When Los Angeles Lakers star Kobe Bryant spoke to Dwight Howard on Tuesday, his words to the free-agent center resounded an unmistakable and unflinching message: Let me teach you how to be a champion.
"You need to learn how it's done first, and I can teach you here," Bryant told Howard during the Lakers' presentation, witnesses in the room described to Yahoo! Sports.
Bryant didn't come to Howard's recruitment meeting in Beverly Hills to appease him, but to challenge Howard to stay and embrace the burden of the franchise's culture and embrace Bryant's demanding disposition. Bryant invoked Michael Jordan's hard-driving ways as his blueprint, and how it pushed the Chicago Bulls to six titles.
Bryant, a five-time NBA champion, insisted he wouldn't retreat in pushing Howard every day, that as much as the Lakers needed Howard, Howard needed Bryant and the Lakers, too.
"You have to learn how it's done," Bryant told Howard, witnesses described. "I know how to do it and I've learned from the best – players who have won multiple times over and over."
"Instead of trying to do things your way, just listen and learn and tweak it, so it fits you," Bryant told him.
Howard has retreated to Colorado for a few days, surrounded by representatives, to make a decision on his future. The Lakers are fighting frontrunner Houston, Dallas, Atlanta and Golden State to sign him.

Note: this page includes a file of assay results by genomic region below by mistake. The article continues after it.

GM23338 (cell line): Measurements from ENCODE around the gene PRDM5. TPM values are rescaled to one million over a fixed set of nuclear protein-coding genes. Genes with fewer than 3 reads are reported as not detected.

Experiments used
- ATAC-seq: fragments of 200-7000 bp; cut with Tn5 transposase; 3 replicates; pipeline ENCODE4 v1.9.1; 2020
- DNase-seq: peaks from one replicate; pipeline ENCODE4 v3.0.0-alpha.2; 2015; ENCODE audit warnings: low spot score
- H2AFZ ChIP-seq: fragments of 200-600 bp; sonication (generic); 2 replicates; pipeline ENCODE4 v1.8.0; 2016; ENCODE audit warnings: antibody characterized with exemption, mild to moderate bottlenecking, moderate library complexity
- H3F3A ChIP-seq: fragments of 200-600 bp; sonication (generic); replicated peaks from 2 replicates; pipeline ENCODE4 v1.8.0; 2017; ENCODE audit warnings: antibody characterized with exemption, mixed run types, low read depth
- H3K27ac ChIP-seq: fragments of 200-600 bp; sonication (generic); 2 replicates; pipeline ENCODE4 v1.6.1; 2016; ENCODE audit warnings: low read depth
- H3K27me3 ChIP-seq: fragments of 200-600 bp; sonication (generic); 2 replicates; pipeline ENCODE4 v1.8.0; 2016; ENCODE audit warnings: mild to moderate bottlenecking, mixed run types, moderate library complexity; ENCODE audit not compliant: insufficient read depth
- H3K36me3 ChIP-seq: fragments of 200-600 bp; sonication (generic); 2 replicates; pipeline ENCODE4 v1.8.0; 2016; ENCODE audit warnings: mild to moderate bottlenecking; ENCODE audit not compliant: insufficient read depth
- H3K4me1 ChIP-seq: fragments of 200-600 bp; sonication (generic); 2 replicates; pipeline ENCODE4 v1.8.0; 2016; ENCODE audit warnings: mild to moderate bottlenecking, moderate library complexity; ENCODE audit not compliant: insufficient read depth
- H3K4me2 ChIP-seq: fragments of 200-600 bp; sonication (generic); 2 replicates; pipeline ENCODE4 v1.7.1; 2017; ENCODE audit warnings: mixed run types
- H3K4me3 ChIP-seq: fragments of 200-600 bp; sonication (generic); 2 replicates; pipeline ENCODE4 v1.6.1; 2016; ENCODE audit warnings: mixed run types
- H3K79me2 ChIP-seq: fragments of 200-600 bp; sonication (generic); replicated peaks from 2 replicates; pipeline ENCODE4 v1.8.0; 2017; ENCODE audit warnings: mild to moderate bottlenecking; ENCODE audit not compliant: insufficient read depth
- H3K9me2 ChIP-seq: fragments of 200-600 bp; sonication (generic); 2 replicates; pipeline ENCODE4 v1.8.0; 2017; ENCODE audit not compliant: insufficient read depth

At times in the 2012-13 season, Bryant and Howard clashed over decidedly different day-to-day approaches to the game. Away from the floor, Howard's lighthearted tomfoolery clashed with Bryant's relentlessly serious-minded way. Bryant is rehabilitating a torn Achilles, but is expected to be back early in the Lakers season.
Before the Lakers ever traded for Howard a year ago, each player had reservations about playing together, about how they would blend. As the Lakers struggled, the construction of a relationship was clearly strained, but there were times when they found common ground.
If this was goodbye between them on Tuesday, Bryant had gone out the way he had come into a relationship with Howard: telling him his basketball truths, his beliefs, his way.
"You have to learn how it's done," Bryant told Dwight Howard on the way out of the Lakers, or maybe the way back into them.
Only now, Dwight Howard gets the final word.
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